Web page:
If you’re a taxpayer from a well-run state with low public worker union pension debt, you may be watching in horrified fascination as House Speaker Nancy Pelosi pushes the political buttons for the new CARES Act 2 federal coronavirus relief bill.
People and businesses need help. Government shut down the economy to deal with the pandemic. There are serious coronavirus costs and federal help is needed.
But what’s worrisome is this: Politics could morph necessary relief into a massive, no-strings-attached bailout for Illinois, New York, New Jersey and other poorly run states to pay down their unfunded public worker pension debts.
And who pays? You do.
It’s like watching your grandma take your college fund to pay off her brother’s gambling debts.
Democratic governors such as J.B. Pritzker of Illinois and Andrew Cuomo of New York are putting on the pressure, saying if that federal pipeline doesn’t start flowing again it will prove the Republicans and President Donald Trump just don’t care about human suffering.
It all reminds me of a guy who knew a lot about politics and human nature: Paul Ricca, the boss of bosses of organized crime in America.
Ricca was ruthless — a killer. He detested publicity, flew under the radar. Hollywood never made a movie about him. He was brilliant, educated in a seminary and is said to have spoken several languages.
From the time he came to Chicago to watch over Al Capone — the publicity seeking buffoon fronted off to the public and the press as the beclowned mob boss — and until he took his last breath, Ricca’s word was law. From New York to Los Angeles to Las Vegas and, naturally, Chicago.
Legend has it that one day Ricca was being driven along Cermak Road, named to honor a Chicago mayor who died suddenly of lead poisoning, when someone in the car began complaining about another gangster.
The guy in Ricca’s car wanted the other gangster to die a slow painful death from cancer.
“Stop. That’s a terrible thing for you to say, that he should get cancer,” Ricca said. “Cancer? How could you say such a thing? You wish that kind of suffering on someone? That’s terrible.”
The other guy in the car was terrified, thinking he’d angered the boss. Ricca was silent for a moment, then asked:
“Do you really hate this man?”
“Then don’t wish him to have cancer. Wish him to be a gambler,” the boss said. “It takes longer.”
And Ricca smiled.
How long has it taken for suffering taxpayers in Illinois and the other poorly run states to drown in red ink from massive unfunded public pension debt liabilities?
The Democratic governors have their talking points. This isn’t a bailout, they say. Instead, it’s all about “fairness” and “donor states.”
“As you know, we are a donor state to the federal government,” Pritzker said the other day. “We pay more in federal taxes in Illinois than we get back from the federal government. The states who are being bailed out, year after year, are the states who take more out of the federal dole than they put in.”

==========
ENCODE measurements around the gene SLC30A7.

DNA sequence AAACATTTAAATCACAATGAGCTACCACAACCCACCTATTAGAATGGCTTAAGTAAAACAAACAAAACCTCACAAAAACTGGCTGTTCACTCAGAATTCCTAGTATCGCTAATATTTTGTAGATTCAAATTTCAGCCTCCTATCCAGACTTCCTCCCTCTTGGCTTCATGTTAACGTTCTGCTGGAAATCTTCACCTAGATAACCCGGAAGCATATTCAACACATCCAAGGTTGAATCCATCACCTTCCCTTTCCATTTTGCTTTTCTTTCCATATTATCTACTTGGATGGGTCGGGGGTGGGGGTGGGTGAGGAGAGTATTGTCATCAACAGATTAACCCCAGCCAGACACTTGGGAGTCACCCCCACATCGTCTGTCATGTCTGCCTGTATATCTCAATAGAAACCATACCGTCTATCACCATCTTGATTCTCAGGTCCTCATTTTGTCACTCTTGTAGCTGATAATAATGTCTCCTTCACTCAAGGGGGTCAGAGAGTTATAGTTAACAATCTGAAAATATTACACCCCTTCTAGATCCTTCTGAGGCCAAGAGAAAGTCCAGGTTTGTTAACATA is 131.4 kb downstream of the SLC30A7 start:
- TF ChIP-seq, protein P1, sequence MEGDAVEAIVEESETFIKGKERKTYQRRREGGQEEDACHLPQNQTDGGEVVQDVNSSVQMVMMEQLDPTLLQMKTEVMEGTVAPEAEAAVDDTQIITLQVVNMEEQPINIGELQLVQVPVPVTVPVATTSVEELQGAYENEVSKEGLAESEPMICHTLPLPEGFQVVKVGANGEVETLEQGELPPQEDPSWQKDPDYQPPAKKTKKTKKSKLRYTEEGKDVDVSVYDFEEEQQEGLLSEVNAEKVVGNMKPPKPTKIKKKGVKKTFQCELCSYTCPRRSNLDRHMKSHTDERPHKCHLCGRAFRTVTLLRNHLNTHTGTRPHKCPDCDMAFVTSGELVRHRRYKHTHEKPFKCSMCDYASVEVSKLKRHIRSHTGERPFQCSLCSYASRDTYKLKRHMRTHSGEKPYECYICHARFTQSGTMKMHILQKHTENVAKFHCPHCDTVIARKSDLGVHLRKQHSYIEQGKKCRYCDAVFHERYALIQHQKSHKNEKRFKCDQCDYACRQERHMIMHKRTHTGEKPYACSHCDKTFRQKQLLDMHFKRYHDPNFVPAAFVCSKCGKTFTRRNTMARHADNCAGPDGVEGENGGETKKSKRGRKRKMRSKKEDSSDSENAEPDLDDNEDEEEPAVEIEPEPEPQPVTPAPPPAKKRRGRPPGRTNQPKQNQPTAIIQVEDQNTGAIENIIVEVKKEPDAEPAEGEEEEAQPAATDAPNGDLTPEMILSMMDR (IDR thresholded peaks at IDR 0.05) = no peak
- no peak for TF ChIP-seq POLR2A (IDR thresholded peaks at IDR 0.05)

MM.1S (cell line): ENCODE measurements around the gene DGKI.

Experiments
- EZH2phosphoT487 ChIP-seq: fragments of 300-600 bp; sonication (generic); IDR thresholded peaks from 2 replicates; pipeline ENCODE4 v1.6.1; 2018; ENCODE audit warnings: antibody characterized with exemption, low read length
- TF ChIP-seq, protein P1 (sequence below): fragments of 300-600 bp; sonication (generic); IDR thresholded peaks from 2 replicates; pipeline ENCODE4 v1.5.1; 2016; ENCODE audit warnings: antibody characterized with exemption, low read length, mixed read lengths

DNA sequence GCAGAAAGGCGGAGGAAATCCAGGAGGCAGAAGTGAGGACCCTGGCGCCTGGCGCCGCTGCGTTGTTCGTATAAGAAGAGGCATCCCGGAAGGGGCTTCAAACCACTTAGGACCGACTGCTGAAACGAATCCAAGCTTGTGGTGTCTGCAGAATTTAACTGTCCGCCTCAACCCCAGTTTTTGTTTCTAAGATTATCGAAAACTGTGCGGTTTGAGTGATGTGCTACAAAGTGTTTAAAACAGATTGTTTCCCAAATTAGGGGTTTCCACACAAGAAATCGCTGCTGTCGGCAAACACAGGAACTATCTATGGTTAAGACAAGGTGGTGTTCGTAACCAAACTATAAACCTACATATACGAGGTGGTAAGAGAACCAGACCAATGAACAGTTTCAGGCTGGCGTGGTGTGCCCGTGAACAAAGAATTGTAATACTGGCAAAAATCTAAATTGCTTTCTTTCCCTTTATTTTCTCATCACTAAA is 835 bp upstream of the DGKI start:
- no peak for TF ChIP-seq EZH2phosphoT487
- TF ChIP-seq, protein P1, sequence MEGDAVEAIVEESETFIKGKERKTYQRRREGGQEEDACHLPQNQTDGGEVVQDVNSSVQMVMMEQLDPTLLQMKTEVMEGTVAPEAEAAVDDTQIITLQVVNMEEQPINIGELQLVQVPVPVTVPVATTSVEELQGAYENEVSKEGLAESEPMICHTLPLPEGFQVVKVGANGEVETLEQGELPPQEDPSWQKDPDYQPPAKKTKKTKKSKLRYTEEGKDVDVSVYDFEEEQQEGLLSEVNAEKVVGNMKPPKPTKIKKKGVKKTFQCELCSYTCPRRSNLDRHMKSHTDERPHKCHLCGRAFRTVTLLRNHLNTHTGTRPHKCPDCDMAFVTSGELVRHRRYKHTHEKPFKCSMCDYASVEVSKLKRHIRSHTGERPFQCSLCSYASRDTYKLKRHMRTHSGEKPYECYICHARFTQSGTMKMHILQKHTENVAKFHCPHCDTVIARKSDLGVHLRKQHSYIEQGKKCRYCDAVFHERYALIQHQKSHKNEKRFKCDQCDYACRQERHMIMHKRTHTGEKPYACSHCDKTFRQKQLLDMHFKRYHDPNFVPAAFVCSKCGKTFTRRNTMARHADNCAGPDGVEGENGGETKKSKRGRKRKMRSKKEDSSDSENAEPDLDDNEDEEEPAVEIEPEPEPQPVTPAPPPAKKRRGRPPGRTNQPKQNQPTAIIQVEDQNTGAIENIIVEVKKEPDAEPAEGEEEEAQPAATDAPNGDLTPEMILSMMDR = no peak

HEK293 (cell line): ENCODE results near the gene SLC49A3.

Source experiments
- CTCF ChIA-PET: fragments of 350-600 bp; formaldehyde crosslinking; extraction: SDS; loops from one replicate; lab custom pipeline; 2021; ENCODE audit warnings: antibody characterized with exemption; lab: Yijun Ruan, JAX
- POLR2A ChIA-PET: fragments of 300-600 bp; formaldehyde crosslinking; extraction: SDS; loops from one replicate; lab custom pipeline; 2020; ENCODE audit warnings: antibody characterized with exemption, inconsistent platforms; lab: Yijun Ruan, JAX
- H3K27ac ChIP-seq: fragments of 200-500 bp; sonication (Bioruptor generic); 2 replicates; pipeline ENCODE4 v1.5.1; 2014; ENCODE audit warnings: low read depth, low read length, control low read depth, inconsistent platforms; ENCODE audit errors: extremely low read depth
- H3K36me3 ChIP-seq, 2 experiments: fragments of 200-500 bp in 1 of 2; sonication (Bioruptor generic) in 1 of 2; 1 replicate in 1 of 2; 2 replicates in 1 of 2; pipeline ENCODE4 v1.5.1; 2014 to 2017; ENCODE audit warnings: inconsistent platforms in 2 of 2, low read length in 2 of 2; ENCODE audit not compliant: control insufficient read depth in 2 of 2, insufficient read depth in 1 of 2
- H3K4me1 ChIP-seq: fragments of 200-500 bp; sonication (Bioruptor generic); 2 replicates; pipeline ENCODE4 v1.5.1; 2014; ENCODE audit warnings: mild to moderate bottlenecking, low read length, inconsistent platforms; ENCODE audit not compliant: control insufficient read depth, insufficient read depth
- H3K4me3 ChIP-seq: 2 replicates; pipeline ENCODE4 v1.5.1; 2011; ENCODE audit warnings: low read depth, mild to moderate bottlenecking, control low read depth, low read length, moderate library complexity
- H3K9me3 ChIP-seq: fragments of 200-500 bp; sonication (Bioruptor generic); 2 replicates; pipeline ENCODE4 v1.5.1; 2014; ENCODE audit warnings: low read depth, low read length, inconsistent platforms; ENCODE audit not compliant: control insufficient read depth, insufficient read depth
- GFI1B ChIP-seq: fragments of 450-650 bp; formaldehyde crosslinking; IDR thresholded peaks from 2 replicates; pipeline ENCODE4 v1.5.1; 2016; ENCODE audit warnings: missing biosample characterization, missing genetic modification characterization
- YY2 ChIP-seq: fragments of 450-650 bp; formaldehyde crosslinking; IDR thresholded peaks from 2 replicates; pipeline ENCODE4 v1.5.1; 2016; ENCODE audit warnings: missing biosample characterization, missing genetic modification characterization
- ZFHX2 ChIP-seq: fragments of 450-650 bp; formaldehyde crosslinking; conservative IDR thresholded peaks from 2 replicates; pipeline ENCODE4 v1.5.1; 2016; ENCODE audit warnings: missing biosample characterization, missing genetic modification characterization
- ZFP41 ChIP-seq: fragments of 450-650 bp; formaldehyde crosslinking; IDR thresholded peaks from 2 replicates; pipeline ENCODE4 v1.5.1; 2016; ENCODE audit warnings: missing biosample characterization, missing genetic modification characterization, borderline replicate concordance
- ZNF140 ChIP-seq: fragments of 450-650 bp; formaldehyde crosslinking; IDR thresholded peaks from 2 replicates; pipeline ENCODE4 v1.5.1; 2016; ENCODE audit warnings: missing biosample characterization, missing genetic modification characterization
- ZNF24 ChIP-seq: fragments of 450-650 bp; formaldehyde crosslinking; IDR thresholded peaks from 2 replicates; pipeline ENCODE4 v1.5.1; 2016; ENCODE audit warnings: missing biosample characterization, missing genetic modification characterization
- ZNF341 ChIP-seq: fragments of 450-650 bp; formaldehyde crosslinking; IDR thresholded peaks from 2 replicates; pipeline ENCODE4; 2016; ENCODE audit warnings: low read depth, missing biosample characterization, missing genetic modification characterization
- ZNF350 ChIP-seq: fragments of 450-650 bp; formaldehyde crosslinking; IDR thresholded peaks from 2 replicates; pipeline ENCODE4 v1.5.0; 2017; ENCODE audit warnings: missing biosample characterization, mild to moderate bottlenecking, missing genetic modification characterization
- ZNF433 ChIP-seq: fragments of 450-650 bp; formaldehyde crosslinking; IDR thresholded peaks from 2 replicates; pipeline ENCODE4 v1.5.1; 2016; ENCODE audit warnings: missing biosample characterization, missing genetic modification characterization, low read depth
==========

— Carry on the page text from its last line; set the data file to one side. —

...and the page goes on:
The Democratic talking points sound reasonable, until you realize the states Pritzker says are being “bailed out, year after year,” are, in the main, extremely poor states, with many poor people who need federal assistance programs.
And the new talking points ignore something else: the structural political issues that have led several states to mortgage their taxpayers’ futures and seek a federal bailout.
A bailout, a no-strings-attached grant of billions in federal cash, is like giving money to a desperate gambler. Or like putting cash into the hands of a meth addict.
Long before the coronavirus pandemic gave Democrats a crisis they could use to do things they’d never done before, states such as Illinois, New York, New Jersey, Connecticut and even Kentucky were in the grips of something else that was killing them.
The political class in each of these states, mostly Democrats but with help from a few local Republican handmaidens, had put taxpayers on the hook for unsustainable public pension deals for government workers.
Rather than fund the pensions, the politicians just kicked the can down the road for the next political crew to deal with. And they kicked it too.
Years ago, as handing out political patronage jobs was deemed illegal, the old local Democratic political organizations began to fade. The politicians needed new armies with muscle at election time. The public worker union bosses stepped in and thus began the destructive symbiotic relationship.
The political class overpromised on pension deals. The public worker unions got the Democrats elected. In states such as New York and Illinois, some politicians leveraged public office for great private wealth. And who paid? Taxpayers.
Now in Illinois, the unfunded public worker pension debt is estimated in the hundreds of billions of dollars. The state’s bond ratings are just above junk status. Illinois state Senate President Don Harmon has asked Congress for a $41.6 billion bailout.
Taxpayers are on the hook and the pension burden shifts to property taxes. The property taxes rise and home values fall. Taxpayers are now the servants of public servants.
Coronavirus didn’t do this. Trump didn’t do this. Local politicians did this.
So why should taxpayers of well-run and prudent states be asked to bail out the politicians of Illinois and elsewhere for decades worth of bad decisionmaking?
The politicians and mouthpieces will prattle on about “fairness” and “donor states.” But they’re very much like bust-out gamblers. They want someone else to pay their debts.
And the bill is due.
Paul Ricca understood them well.